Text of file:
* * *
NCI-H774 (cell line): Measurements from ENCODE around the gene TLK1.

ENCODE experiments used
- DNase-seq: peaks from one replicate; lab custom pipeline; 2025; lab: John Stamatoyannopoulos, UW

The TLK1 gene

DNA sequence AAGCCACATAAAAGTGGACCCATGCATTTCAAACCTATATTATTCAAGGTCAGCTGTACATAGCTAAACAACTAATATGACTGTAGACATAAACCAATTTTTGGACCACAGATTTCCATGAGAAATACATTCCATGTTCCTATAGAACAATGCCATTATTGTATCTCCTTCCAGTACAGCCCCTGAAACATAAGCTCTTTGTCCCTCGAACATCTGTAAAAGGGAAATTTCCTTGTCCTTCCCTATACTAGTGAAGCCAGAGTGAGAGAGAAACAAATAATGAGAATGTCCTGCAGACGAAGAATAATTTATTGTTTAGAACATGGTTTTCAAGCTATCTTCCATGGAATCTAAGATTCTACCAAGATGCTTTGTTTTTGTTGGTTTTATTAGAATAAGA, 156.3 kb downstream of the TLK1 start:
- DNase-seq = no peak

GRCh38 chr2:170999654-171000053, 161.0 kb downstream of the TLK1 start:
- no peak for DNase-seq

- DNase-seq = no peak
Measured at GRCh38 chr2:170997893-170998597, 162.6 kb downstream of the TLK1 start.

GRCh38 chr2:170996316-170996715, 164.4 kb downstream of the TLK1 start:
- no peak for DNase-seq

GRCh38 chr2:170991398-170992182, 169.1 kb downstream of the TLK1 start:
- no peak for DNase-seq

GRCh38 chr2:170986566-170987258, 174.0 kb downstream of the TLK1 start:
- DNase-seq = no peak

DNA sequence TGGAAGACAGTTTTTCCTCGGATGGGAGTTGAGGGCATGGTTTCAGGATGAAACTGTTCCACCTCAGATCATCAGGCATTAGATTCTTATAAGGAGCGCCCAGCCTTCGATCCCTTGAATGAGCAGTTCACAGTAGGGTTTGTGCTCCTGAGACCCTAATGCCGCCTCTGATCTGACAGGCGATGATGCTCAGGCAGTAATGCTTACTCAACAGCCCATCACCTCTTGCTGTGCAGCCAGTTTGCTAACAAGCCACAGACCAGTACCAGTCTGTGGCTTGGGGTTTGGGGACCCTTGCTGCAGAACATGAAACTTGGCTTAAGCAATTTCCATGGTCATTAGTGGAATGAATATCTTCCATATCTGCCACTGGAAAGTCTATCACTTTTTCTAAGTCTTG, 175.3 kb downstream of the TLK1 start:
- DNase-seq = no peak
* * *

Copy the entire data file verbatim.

NCI-H774 (cell line): Measurements from ENCODE around the gene TLK1.

ENCODE experiments used
- DNase-seq: peaks from one replicate; lab custom pipeline; 2025; lab: John Stamatoyannopoulos, UW

The TLK1 gene

DNA sequence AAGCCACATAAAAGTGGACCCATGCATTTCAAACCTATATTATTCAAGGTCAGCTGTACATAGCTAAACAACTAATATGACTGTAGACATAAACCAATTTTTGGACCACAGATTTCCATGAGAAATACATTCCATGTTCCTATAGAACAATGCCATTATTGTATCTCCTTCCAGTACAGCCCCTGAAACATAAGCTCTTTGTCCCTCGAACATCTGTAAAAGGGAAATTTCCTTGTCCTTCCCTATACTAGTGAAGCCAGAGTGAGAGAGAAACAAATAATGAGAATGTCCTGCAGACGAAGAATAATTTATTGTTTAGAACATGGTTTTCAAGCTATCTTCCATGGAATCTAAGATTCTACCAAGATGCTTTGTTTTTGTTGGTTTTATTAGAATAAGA, 156.3 kb downstream of the TLK1 start:
- DNase-seq = no peak

GRCh38 chr2:170999654-171000053, 161.0 kb downstream of the TLK1 start:
- no peak for DNase-seq

- DNase-seq = no peak
Measured at GRCh38 chr2:170997893-170998597, 162.6 kb downstream of the TLK1 start.

GRCh38 chr2:170996316-170996715, 164.4 kb downstream of the TLK1 start:
- no peak for DNase-seq

GRCh38 chr2:170991398-170992182, 169.1 kb downstream of the TLK1 start:
- no peak for DNase-seq

GRCh38 chr2:170986566-170987258, 174.0 kb downstream of the TLK1 start:
- DNase-seq = no peak

DNA sequence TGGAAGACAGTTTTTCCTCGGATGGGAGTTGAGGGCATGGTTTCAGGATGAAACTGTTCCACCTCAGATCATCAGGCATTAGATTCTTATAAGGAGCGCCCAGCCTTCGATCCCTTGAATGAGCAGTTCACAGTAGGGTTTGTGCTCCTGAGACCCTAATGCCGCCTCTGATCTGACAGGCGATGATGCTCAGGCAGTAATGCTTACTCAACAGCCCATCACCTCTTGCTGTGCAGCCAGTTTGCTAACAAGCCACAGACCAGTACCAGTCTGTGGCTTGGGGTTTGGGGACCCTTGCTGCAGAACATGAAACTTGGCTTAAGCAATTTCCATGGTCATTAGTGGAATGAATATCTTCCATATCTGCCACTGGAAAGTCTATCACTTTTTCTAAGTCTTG, 175.3 kb downstream of the TLK1 start:
- DNase-seq = no peak